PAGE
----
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David Flusser

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David Flusser
David Flusser
Born(1917-09-15)15 September 1917
Died15 September 2000(2000-09-15) (aged 83)
Known forJerusalem School of Synoptic Research
TitleProfessor of Early Christianity and Judaism of the Second Temple Period at the Hebrew University of Jerusalem
Children2 sons (Yochanan and Uri)
Academic background
EducationCharles University in Prague
Alma materHebrew University of Jerusalem (Ph.D.)
Thesis (1957)
Academic work
DisciplineBiblical studies
InstitutionsHebrew University of Jerusalem

David Flusser (Hebrew: דוד פלוסר; born 1917; died 2000) was an Israeli professor of Early Christianity and Judaism of the Second Temple Period at the Hebrew University of Jerusalem.



David Flusser was born in Vienna on September 15, 1917. He grew up in Příbram (Przibram, Pibrans, Freiberg i.B.), middle Bohemia, Czechoslovakia and attended the University of Prague. There he met a pastor, Josef Perl, who piqued his interest in Jesus and Christianity.[1] As a young schoolboy his parents had sent him to a Christian school, but in Palestine during the late 1930s he became an observant Jew.[2] Flusser emigrated to Mandatory Palestine, where he completed his doctorate at the Hebrew University of Jerusalem in 1957. He later taught in the Comparative Religions department for many years, mentoring many future scholars.

David Flusser was the cousin of Vilém Flusser.

Flusser died in Jerusalem on September 15, 2000, on his 83rd birthday.[1] He was survived by his wife, Chana, 2 sons, Yochanan and Uri, and 7 grandchildren.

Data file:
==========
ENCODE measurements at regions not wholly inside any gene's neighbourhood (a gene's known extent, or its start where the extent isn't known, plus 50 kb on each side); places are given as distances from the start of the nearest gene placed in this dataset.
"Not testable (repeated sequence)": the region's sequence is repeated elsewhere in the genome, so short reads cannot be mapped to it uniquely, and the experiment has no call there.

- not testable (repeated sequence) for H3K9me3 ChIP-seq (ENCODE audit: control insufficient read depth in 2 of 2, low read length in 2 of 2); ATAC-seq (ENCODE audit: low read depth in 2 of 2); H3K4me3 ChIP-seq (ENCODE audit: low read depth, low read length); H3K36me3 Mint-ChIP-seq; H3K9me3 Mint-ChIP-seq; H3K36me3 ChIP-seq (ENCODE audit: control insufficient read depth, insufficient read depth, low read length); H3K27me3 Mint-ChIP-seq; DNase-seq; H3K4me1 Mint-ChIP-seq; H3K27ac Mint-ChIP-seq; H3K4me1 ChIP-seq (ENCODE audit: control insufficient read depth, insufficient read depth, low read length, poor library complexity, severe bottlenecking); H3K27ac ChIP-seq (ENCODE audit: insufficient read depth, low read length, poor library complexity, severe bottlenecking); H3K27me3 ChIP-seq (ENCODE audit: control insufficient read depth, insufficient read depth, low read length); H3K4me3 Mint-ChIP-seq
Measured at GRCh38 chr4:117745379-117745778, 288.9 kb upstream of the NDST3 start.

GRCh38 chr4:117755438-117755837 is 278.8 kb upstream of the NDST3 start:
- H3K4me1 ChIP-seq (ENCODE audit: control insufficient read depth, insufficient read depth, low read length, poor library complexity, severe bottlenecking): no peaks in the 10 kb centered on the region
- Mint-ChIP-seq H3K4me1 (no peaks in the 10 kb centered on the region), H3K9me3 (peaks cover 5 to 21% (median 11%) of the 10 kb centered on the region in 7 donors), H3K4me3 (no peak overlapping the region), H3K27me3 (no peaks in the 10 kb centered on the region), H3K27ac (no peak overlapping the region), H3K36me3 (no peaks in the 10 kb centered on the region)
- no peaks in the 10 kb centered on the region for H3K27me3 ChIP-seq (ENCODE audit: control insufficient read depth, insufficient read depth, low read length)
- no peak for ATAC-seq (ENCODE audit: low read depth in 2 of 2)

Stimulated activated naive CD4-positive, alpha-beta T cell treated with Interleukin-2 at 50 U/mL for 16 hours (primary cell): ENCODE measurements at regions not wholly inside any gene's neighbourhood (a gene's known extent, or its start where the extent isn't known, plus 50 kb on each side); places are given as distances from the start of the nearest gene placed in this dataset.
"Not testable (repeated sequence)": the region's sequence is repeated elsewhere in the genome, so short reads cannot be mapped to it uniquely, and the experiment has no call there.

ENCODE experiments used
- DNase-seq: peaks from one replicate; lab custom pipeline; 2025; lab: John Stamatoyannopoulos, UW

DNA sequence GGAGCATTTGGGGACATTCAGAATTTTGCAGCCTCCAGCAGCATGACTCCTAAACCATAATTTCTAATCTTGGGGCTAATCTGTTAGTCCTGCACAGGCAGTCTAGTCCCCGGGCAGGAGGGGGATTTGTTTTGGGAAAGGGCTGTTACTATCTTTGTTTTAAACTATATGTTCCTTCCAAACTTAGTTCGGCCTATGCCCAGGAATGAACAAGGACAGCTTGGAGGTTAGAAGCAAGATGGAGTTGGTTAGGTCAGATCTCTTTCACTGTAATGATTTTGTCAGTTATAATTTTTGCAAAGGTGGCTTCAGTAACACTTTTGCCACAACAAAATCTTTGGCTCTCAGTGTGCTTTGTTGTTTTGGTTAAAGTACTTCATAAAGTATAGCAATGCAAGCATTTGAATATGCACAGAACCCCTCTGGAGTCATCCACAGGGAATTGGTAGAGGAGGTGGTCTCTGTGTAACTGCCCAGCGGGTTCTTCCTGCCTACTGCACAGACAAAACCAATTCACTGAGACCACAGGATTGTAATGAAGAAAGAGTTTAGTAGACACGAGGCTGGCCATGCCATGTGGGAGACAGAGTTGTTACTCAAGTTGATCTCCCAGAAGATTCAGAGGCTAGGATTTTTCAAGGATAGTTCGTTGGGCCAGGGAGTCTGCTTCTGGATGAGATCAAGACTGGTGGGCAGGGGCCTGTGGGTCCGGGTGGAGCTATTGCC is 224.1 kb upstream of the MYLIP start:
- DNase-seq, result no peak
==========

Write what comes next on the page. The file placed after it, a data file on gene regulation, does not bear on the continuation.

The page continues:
Academic career


Flusser was a devout Orthodox Jew who applied his study of the Torah and Talmud to the study of ancient Greek, Roman and Arabic texts, as well as the Hebrew of the Dead Sea Scrolls. Flusser scrutinized the ancient Jewish and Christian texts for evidence of the Jewish roots of Christianity. While critically distinguishing the historical Jesus from the portrayal in the Gospels and other Christian writings, Flusser saw Jesus as an authentic Jew, misunderstood by his followers.[3]

Jesus by David Flusser

David Satran, a professor of comparative religion at the Hebrew University of Jerusalem, said, "Dr. Flusser was rather remarkable in his strong insistence that not only was Jesus a Jew from birth to death, but that Jesus did nothing that could be interpreted as a revolt or questioning of the basic principles of the Judaism at the time."[4] Personally, Flusser viewed Jesus as a tsadik with keen spiritual insight and a "high self-awareness" that near-contemporaries similarly expressed, such as Hillel the Elder in the Talmud and the "Teacher of Righteousness" in certain Dead Sea Scrolls.